a company's reported financial results both at the time of joining the Exchange and throughout its listing to ensure that it meets original-listing and continued-listing requirements. Criteria include earnings, cash flow, numerical standards relating to distribution of a company's shares, trading volume, market value and share price, as well as other criteria. When a company falls below any criterion, the Exchange notifies the company and reviews the appropriateness of continued listing. Once notified, in many cases a company has the opportunity to submit a plan to return to compliance within eighteen months. If the Exchange accepts the plan, it monitors the company's performance throughout the plan period. If the company fails to achieve stated goals in a timely manner, the Exchange will move to suspend the security and remove it from the list. If the Exchange does not accept the recovery plan, it will move to immediately suspend the company's security and remove it from the list. (NYSE Euronext, 2009, Financial Compliance).
In addition to financial compliance, the NYSE seeks to ensure that its listed companies comply with certain corporate guidelines. Corporate compliance:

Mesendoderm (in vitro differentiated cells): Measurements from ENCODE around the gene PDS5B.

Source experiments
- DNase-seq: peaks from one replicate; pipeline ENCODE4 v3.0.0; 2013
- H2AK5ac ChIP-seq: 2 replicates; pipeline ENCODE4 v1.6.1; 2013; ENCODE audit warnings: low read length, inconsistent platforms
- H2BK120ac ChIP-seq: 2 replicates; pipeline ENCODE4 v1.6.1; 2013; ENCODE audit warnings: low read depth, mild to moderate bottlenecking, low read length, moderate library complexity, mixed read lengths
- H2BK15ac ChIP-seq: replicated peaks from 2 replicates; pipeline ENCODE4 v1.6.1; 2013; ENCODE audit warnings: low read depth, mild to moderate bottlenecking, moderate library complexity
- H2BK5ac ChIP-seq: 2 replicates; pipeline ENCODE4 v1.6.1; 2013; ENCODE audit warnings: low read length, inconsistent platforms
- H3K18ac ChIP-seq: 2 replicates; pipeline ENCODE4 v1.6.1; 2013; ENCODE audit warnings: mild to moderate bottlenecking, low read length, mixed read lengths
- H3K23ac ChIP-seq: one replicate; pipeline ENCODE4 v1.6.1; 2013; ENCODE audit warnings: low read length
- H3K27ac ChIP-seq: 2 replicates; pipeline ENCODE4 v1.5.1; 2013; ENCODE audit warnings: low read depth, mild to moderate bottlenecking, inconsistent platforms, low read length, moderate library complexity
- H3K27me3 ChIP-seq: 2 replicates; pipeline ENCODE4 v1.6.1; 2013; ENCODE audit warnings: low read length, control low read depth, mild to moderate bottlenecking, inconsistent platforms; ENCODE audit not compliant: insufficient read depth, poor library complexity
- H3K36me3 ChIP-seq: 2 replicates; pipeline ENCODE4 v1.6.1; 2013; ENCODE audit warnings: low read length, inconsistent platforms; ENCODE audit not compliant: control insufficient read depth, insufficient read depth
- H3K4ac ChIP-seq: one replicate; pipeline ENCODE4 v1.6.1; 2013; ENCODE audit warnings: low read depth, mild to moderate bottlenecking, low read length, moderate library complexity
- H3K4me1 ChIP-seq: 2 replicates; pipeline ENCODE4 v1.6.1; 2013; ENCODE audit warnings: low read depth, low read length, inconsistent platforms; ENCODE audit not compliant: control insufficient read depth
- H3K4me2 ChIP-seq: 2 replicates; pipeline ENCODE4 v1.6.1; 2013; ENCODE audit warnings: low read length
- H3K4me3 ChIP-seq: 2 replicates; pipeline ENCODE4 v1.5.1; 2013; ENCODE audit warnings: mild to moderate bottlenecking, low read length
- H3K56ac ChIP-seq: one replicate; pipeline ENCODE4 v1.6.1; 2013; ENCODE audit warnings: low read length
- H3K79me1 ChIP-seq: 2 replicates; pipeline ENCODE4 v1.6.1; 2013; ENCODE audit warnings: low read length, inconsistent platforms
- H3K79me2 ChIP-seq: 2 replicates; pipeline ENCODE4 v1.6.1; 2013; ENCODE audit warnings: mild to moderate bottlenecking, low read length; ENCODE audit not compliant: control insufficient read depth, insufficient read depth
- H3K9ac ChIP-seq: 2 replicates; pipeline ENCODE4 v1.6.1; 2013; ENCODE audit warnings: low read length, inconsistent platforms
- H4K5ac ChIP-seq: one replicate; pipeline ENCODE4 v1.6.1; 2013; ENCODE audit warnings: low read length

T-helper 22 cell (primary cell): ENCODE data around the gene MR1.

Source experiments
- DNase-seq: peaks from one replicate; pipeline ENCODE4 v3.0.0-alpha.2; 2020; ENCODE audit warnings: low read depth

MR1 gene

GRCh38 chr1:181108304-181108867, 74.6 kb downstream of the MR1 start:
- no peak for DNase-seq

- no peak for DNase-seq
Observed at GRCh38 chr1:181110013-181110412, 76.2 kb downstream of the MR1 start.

ensures that listed companies adhere to the highest standards of accountability and transparency, including enhanced governance requirements for configuration of corporate boards, director independence and financial competency on audit committees. The Exchange has taken a leadership role in setting standards for corporate governance practices for over a century and has periodically amended and supplemented its standards with a constant focus on investor protection. The governance rules implemented in 2003 and 2004 empower independent directors as representatives of shareholders. They also require enhanced disclosure by listed companies so investors are fully informed with regard to the governance and ethics of companies in which they invest. (NYSE Euronext, 2009, Financial Compliance).